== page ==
Unveiling Additional Revenue

Inside the pavilion, picnic tables and waste receptacles must be maintained. Amenities such as electricity and water are nice, of course, but will increase installation and future maintenance costs.

“Build a large pavilion that has a classic structure and plenty of electrical outlets to increase the usability of (it),” says Hudler. “Larger pavilions can be used by more groups.”

Connecting a nearby parking area to a pavilion with a concrete path makes it more accessible for all guests. Plus, a well-defined path will hopefully keep guests off the surrounding grass.

Landscaping can enhance your pavilion.

Landscaping Ambience

Place trees near the structure, but not too close — limbs and falling leaves will create future problems. Keeping limbs clear of the building also will keep animals off of the roof and insects away from the structure.

In selecting trees, use native species, as non-native and horticulture mutants create plenty of hassles. For inexpensive stock, the United States Department of Agriculture (USDA) Cooperative Extension Service agency or state forestry agency has an annual sale of small saplings. A land-management specialist with the USDA Cooperative Extension or Soil and Water Conservation can help select the best trees for the region and specific location.

To strategically plant trees, consider that conifers planted along the north and northwest side of the pavilion help block the wind and provide a green backdrop. White pines and Norway and blue spruces are excellent selections. Deciduous trees, such as red, sugar, Norway and black maples, red, white and shingle oaks, and sycamores and tulips are effective shade trees. The uniquely patterned and colored bark of sycamores, tulips and oaks will add visual interest to the surroundings.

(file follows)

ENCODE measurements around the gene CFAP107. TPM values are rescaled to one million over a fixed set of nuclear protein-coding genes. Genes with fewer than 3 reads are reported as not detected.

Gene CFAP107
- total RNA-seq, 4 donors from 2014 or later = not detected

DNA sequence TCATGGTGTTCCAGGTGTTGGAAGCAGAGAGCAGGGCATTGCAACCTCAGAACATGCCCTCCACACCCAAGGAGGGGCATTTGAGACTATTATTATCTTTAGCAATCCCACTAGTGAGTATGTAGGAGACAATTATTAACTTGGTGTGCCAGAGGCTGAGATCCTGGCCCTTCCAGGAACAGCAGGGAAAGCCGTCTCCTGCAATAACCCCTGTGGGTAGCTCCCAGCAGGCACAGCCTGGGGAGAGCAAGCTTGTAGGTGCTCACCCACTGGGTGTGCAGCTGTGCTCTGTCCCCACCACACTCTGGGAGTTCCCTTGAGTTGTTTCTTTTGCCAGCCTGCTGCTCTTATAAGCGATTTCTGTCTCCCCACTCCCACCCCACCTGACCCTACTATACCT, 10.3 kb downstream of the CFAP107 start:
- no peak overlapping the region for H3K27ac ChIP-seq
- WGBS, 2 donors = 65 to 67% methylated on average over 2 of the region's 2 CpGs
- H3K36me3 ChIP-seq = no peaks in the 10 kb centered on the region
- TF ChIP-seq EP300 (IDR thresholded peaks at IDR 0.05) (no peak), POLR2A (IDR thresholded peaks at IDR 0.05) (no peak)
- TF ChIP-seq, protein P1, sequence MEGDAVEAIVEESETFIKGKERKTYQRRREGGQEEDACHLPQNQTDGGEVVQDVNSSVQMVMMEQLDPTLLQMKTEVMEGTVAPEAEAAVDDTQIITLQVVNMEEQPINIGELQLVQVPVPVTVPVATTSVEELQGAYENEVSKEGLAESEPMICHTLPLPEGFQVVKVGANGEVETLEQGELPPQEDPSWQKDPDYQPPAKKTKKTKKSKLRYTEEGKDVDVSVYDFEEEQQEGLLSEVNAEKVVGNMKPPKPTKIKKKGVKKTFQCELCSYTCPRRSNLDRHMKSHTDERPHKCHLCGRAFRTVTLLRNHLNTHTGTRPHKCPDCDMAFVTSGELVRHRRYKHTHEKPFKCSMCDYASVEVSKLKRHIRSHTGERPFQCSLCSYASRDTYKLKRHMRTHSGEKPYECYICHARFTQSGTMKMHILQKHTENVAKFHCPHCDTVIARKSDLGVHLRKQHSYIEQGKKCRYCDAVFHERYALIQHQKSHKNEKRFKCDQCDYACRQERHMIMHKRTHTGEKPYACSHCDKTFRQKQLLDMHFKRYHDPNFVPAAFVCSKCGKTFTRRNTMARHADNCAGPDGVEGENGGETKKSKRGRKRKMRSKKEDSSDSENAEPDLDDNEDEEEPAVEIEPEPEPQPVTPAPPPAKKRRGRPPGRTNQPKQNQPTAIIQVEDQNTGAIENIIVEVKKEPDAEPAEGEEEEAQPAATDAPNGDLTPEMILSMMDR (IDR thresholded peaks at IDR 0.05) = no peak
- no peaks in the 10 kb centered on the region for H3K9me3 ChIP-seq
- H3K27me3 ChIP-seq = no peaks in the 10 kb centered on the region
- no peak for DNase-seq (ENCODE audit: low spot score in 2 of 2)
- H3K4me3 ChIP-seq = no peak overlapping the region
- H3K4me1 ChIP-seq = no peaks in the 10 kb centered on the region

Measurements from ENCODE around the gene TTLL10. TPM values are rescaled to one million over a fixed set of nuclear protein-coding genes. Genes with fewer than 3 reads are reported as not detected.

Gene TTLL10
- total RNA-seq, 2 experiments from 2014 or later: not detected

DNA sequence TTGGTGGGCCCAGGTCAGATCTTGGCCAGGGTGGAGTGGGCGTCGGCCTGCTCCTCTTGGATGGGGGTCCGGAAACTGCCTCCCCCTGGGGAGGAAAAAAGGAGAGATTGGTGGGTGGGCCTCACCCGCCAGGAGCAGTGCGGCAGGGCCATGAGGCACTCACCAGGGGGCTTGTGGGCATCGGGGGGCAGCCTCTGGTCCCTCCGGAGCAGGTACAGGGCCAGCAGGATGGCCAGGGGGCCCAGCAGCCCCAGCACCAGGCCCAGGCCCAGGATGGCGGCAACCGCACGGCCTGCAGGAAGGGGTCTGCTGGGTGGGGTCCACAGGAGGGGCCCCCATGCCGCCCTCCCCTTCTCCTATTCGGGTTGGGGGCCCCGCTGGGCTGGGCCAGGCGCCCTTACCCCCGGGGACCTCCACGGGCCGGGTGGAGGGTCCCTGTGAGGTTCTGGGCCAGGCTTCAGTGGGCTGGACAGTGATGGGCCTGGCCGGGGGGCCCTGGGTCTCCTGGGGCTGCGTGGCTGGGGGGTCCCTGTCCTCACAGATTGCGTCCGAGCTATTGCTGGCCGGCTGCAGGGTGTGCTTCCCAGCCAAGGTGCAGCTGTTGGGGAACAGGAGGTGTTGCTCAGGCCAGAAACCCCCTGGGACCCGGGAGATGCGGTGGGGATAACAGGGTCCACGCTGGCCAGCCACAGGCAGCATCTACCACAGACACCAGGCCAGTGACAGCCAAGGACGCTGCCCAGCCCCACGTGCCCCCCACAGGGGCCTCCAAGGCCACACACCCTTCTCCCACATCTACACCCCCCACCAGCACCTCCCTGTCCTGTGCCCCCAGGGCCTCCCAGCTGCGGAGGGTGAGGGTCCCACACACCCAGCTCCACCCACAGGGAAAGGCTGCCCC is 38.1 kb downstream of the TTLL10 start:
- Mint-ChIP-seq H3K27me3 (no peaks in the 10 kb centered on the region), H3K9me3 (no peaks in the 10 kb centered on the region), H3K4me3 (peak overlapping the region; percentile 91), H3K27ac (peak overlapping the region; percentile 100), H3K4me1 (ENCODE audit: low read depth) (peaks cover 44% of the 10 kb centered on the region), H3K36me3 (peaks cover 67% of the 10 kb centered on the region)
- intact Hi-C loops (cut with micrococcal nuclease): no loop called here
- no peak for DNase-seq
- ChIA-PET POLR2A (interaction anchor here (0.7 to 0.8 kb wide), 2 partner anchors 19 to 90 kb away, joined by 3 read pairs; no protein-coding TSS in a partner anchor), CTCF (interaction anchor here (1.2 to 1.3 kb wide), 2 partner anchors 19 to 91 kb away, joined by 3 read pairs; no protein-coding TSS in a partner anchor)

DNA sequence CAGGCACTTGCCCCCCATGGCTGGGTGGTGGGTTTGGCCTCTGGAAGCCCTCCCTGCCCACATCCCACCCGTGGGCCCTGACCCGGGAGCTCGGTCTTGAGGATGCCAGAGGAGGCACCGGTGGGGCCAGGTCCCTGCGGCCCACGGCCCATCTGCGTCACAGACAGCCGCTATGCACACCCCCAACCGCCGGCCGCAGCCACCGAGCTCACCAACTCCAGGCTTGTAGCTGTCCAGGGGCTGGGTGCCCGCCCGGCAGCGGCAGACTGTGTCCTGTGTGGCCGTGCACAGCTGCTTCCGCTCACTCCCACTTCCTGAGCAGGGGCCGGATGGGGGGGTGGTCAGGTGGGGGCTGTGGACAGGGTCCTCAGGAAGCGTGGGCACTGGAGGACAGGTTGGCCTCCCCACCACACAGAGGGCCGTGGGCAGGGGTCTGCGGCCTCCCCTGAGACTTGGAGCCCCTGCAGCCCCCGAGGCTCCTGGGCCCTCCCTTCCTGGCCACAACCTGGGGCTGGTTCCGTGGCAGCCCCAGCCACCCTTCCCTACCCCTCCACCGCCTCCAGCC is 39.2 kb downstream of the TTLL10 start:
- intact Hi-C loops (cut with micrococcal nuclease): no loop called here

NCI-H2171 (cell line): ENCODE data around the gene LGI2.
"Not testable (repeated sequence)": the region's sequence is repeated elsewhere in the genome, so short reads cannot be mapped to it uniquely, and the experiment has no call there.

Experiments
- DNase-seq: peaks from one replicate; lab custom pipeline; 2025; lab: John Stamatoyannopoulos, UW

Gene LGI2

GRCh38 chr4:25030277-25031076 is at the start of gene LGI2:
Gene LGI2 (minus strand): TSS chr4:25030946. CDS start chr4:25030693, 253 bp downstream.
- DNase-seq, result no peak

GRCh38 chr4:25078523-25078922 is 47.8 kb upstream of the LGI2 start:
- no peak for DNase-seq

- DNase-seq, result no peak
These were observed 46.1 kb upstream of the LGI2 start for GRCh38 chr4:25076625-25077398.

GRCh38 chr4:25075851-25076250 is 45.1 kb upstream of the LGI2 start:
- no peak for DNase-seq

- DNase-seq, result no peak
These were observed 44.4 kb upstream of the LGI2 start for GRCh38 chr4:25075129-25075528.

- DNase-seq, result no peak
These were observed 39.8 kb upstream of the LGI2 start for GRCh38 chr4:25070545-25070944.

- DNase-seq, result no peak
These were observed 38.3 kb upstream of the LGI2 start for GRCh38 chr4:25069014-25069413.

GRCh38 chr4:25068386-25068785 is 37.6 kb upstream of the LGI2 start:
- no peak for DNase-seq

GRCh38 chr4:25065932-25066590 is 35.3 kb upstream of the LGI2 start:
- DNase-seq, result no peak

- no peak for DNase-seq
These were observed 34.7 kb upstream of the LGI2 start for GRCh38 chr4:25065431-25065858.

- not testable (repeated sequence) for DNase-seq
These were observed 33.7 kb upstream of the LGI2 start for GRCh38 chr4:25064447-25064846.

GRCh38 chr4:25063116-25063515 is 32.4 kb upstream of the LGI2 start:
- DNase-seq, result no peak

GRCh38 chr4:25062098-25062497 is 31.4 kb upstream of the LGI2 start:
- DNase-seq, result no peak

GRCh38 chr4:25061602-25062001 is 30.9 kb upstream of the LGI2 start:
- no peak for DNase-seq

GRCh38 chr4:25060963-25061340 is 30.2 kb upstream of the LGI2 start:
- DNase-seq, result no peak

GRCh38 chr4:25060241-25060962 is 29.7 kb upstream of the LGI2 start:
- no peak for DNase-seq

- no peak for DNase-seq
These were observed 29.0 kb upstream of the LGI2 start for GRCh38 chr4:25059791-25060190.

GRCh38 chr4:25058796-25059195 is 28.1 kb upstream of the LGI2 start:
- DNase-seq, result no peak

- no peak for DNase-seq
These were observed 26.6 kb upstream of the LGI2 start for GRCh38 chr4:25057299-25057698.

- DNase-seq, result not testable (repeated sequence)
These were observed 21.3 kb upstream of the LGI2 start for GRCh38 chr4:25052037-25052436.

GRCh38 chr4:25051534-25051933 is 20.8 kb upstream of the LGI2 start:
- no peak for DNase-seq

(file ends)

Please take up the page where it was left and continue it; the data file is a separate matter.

Keep in mind that saplings may take a few decades to provide shade. Therefore, it might make sense to plant a few mature trees in strategic locations. If cost is an issue, request a donation from a local nursery and in return provide a news release about the donation as well as a plaque at the site.

Rain Gardens

A pavilion with a large, expansive roof can be a problem-child whenever it rains. There are two options to manage the stormwater runoff:

1. Collect it into rain barrels, and use it to irrigate nearby plantings.

2. Divert it into a rain garden. The shallow depression with deep-rooting native plants will absorb, filter, and slow down the runoff before it reaches waterways.

Ohio’s Clermont County Park District partnered with the Clermont County Soil and Water Conservation District to develop a rain garden as a demonstration as well as to solve a problem.

“We had issues with drainage from the sheer amount of water that the roof produced,” says Chris Clingman, director of Clermont County Parks and Recreation. “The rain garden solved those issues, and people can enjoy looking at the purple coneflowers and black-eyed Susan’s.”

To properly create a rain garden, contact your Soil and Water Conservation District land-management specialist for site-specific recommendations.

Pavilion Planning

Before jumping knee-deep into building a pavilion, invite various interested parties, such as maintenance employees, naturalists, event coordinators and administrative staff members, to share their perspectives. Their thoughts will provide valuable insights to the site’s potential.

Tammy York is the owner of LandShark Communications LLC which specializes in media and public relations for outdoor recreation businesses. Her book, 60 Hikes Within 60 Miles: Cincinnati is available online and in bookstores. You can reach her at tammy@landsharkcommunications.com.

Page 2 of 2 | Previous page

Related posts:

  1. Unveiling Additional Revenue
  2. Tap Additional Revenue Streams
  3. Restroom Structure Report
  4. Building With Pavers, Stone, And Brick
  5. A Rock-Solid Design

Leave a Reply

Your email address will not be published. Required fields are marked *


HTML tags are not allowed.

  • Columns
  • Departments